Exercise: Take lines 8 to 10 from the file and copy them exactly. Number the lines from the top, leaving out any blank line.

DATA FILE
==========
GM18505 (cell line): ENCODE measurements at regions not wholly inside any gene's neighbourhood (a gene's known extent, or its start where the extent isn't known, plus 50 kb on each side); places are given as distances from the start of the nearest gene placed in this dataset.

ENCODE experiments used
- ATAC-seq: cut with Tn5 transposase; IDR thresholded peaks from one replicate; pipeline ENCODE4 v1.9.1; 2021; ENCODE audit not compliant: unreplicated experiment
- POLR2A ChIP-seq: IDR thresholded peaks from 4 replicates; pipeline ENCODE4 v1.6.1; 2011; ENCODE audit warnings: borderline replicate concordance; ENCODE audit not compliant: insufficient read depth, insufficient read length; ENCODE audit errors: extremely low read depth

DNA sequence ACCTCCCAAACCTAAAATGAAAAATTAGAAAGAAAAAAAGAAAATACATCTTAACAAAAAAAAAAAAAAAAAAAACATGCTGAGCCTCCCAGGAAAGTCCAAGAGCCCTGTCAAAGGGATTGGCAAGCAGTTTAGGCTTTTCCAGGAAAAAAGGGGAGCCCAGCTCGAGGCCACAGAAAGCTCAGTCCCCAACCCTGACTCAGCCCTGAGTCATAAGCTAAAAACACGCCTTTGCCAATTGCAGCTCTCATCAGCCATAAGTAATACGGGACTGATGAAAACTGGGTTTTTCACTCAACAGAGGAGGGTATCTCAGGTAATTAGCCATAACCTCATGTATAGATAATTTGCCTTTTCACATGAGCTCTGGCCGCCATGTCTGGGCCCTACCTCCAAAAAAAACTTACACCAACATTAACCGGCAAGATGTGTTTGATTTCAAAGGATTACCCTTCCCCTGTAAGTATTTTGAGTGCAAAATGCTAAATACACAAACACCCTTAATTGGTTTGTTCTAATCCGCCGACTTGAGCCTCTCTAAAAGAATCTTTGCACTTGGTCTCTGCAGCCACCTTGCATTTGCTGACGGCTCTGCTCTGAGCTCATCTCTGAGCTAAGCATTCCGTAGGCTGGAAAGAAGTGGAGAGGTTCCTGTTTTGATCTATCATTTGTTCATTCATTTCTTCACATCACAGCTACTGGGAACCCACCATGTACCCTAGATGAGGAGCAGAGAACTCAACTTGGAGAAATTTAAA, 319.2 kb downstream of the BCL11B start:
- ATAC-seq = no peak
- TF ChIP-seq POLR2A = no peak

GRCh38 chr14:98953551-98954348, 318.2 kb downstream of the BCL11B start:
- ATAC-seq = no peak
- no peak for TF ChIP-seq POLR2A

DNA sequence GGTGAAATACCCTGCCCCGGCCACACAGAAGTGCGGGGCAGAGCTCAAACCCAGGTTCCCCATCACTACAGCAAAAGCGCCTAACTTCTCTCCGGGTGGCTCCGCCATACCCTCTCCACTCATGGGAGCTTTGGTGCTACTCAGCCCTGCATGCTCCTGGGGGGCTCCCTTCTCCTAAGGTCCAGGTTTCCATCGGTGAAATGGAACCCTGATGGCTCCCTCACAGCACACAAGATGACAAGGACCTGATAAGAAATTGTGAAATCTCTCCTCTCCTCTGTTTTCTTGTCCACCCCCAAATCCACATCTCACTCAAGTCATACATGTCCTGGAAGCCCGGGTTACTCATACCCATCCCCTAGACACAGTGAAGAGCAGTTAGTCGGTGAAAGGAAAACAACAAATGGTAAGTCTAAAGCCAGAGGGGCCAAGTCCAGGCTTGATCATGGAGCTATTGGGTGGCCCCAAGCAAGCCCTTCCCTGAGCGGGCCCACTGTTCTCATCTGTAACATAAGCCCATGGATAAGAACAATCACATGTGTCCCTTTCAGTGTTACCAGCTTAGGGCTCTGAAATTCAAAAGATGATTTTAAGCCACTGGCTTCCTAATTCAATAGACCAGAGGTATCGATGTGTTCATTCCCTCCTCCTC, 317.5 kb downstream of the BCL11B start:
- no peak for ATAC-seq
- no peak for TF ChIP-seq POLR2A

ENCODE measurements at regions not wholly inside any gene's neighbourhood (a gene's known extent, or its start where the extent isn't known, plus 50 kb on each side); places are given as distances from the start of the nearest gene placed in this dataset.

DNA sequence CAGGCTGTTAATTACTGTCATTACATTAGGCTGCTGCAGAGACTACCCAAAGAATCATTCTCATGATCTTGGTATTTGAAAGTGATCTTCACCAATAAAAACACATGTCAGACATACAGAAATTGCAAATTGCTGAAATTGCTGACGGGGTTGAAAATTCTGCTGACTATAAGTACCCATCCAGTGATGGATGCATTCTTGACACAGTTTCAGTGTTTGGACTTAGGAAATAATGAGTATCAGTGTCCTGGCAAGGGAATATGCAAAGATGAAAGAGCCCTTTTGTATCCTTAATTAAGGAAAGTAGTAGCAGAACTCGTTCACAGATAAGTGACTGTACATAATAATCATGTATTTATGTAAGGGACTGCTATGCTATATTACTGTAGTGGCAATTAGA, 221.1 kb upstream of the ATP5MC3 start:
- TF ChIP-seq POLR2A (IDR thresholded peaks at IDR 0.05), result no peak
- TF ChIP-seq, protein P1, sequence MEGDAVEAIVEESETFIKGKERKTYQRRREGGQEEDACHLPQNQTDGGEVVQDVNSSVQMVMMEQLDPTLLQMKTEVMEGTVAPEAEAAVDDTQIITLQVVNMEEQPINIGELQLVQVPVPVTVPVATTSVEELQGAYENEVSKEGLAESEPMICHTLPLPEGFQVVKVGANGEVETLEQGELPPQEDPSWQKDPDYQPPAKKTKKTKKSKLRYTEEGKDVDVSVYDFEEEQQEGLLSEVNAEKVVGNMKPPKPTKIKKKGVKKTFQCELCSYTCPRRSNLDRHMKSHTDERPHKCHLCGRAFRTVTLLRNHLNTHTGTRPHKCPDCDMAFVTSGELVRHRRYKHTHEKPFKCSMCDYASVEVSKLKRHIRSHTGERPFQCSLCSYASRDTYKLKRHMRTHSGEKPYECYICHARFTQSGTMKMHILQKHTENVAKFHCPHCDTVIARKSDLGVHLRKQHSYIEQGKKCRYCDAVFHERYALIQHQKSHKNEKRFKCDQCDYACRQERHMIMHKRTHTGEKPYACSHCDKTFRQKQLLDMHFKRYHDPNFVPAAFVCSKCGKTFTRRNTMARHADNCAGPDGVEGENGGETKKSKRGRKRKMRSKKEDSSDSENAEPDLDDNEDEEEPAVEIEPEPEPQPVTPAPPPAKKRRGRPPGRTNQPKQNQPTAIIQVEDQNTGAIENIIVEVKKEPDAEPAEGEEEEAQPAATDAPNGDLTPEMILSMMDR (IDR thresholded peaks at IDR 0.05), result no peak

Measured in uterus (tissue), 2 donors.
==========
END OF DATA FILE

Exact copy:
GRCh38 chr14:98953551-98954348, 318.2 kb downstream of the BCL11B start:
- ATAC-seq = no peak
- no peak for TF ChIP-seq POLR2A